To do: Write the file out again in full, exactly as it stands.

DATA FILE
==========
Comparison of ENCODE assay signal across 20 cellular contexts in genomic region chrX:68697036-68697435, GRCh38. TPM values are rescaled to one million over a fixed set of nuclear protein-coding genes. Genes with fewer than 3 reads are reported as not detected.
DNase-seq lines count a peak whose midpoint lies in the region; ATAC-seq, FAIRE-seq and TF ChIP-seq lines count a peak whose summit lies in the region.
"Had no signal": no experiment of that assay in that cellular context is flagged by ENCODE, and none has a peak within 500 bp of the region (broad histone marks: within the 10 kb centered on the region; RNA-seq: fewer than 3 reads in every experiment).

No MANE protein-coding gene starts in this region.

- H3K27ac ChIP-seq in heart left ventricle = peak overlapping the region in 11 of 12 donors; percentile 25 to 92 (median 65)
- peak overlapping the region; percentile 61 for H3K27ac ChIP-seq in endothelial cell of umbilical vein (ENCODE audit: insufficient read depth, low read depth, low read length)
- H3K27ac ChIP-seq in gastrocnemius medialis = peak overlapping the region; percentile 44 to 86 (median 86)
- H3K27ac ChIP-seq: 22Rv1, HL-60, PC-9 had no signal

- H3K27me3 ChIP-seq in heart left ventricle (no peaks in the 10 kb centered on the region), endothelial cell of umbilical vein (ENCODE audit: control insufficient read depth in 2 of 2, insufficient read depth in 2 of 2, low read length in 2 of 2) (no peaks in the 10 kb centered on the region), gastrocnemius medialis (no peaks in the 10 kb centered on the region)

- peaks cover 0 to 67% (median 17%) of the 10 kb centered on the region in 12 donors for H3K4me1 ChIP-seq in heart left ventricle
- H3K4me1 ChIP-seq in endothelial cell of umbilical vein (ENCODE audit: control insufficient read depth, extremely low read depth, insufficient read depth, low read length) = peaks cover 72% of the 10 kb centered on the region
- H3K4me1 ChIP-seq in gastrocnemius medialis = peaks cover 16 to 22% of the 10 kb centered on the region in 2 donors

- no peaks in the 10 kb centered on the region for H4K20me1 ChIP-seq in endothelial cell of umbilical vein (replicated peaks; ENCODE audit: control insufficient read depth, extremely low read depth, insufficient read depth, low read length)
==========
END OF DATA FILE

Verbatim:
Comparison of ENCODE assay signal across 20 cellular contexts in genomic region chrX:68697036-68697435, GRCh38. TPM values are rescaled to one million over a fixed set of nuclear protein-coding genes. Genes with fewer than 3 reads are reported as not detected.
DNase-seq lines count a peak whose midpoint lies in the region; ATAC-seq, FAIRE-seq and TF ChIP-seq lines count a peak whose summit lies in the region.
"Had no signal": no experiment of that assay in that cellular context is flagged by ENCODE, and none has a peak within 500 bp of the region (broad histone marks: within the 10 kb centered on the region; RNA-seq: fewer than 3 reads in every experiment).

No MANE protein-coding gene starts in this region.

- H3K27ac ChIP-seq in heart left ventricle = peak overlapping the region in 11 of 12 donors; percentile 25 to 92 (median 65)
- peak overlapping the region; percentile 61 for H3K27ac ChIP-seq in endothelial cell of umbilical vein (ENCODE audit: insufficient read depth, low read depth, low read length)
- H3K27ac ChIP-seq in gastrocnemius medialis = peak overlapping the region; percentile 44 to 86 (median 86)
- H3K27ac ChIP-seq: 22Rv1, HL-60, PC-9 had no signal

- H3K27me3 ChIP-seq in heart left ventricle (no peaks in the 10 kb centered on the region), endothelial cell of umbilical vein (ENCODE audit: control insufficient read depth in 2 of 2, insufficient read depth in 2 of 2, low read length in 2 of 2) (no peaks in the 10 kb centered on the region), gastrocnemius medialis (no peaks in the 10 kb centered on the region)

- peaks cover 0 to 67% (median 17%) of the 10 kb centered on the region in 12 donors for H3K4me1 ChIP-seq in heart left ventricle
- H3K4me1 ChIP-seq in endothelial cell of umbilical vein (ENCODE audit: control insufficient read depth, extremely low read depth, insufficient read depth, low read length) = peaks cover 72% of the 10 kb centered on the region
- H3K4me1 ChIP-seq in gastrocnemius medialis = peaks cover 16 to 22% of the 10 kb centered on the region in 2 donors

- no peaks in the 10 kb centered on the region for H4K20me1 ChIP-seq in endothelial cell of umbilical vein (replicated peaks; ENCODE audit: control insufficient read depth, extremely low read depth, insufficient read depth, low read length)